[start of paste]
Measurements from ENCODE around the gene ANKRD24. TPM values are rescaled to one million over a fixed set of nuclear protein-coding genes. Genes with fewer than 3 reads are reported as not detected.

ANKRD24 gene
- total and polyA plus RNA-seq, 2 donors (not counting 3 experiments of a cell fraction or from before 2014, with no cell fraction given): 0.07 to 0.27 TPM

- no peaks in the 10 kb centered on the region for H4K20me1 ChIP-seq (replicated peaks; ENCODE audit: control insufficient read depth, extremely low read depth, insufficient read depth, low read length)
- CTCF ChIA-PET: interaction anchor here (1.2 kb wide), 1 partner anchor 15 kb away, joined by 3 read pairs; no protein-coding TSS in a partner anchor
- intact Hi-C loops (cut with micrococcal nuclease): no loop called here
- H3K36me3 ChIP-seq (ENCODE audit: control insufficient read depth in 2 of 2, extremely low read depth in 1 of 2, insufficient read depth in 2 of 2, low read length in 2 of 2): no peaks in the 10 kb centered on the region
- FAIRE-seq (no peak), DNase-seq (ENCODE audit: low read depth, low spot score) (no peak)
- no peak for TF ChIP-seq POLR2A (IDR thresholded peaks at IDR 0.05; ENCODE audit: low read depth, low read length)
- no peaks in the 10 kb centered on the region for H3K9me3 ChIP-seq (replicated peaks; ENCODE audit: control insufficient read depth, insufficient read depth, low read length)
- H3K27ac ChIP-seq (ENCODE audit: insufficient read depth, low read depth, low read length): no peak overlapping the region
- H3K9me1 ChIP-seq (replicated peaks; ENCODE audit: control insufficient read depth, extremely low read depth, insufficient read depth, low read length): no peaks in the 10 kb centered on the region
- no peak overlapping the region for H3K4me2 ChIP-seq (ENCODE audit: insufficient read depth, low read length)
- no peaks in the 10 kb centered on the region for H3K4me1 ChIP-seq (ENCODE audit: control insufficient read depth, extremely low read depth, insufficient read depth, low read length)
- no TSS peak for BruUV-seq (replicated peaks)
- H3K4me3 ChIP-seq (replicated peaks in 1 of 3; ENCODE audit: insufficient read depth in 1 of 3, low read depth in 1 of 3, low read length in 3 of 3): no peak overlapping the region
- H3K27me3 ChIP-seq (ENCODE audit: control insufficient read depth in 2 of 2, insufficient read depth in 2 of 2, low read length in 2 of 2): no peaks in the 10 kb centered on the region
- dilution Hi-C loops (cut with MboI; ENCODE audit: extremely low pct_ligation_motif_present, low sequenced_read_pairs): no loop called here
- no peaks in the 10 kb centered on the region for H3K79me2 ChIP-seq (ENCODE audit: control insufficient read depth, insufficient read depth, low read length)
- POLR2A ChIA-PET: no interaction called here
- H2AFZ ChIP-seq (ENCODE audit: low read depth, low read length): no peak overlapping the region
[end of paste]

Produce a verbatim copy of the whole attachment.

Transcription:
Measurements from ENCODE around the gene ANKRD24. TPM values are rescaled to one million over a fixed set of nuclear protein-coding genes. Genes with fewer than 3 reads are reported as not detected.

ANKRD24 gene
- total and polyA plus RNA-seq, 2 donors (not counting 3 experiments of a cell fraction or from before 2014, with no cell fraction given): 0.07 to 0.27 TPM

- no peaks in the 10 kb centered on the region for H4K20me1 ChIP-seq (replicated peaks; ENCODE audit: control insufficient read depth, extremely low read depth, insufficient read depth, low read length)
- CTCF ChIA-PET: interaction anchor here (1.2 kb wide), 1 partner anchor 15 kb away, joined by 3 read pairs; no protein-coding TSS in a partner anchor
- intact Hi-C loops (cut with micrococcal nuclease): no loop called here
- H3K36me3 ChIP-seq (ENCODE audit: control insufficient read depth in 2 of 2, extremely low read depth in 1 of 2, insufficient read depth in 2 of 2, low read length in 2 of 2): no peaks in the 10 kb centered on the region
- FAIRE-seq (no peak), DNase-seq (ENCODE audit: low read depth, low spot score) (no peak)
- no peak for TF ChIP-seq POLR2A (IDR thresholded peaks at IDR 0.05; ENCODE audit: low read depth, low read length)
- no peaks in the 10 kb centered on the region for H3K9me3 ChIP-seq (replicated peaks; ENCODE audit: control insufficient read depth, insufficient read depth, low read length)
- H3K27ac ChIP-seq (ENCODE audit: insufficient read depth, low read depth, low read length): no peak overlapping the region
- H3K9me1 ChIP-seq (replicated peaks; ENCODE audit: control insufficient read depth, extremely low read depth, insufficient read depth, low read length): no peaks in the 10 kb centered on the region
- no peak overlapping the region for H3K4me2 ChIP-seq (ENCODE audit: insufficient read depth, low read length)
- no peaks in the 10 kb centered on the region for H3K4me1 ChIP-seq (ENCODE audit: control insufficient read depth, extremely low read depth, insufficient read depth, low read length)
- no TSS peak for BruUV-seq (replicated peaks)
- H3K4me3 ChIP-seq (replicated peaks in 1 of 3; ENCODE audit: insufficient read depth in 1 of 3, low read depth in 1 of 3, low read length in 3 of 3): no peak overlapping the region
- H3K27me3 ChIP-seq (ENCODE audit: control insufficient read depth in 2 of 2, insufficient read depth in 2 of 2, low read length in 2 of 2): no peaks in the 10 kb centered on the region
- dilution Hi-C loops (cut with MboI; ENCODE audit: extremely low pct_ligation_motif_present, low sequenced_read_pairs): no loop called here
- no peaks in the 10 kb centered on the region for H3K79me2 ChIP-seq (ENCODE audit: control insufficient read depth, insufficient read depth, low read length)
- POLR2A ChIA-PET: no interaction called here
- H2AFZ ChIP-seq (ENCODE audit: low read depth, low read length): no peak overlapping the region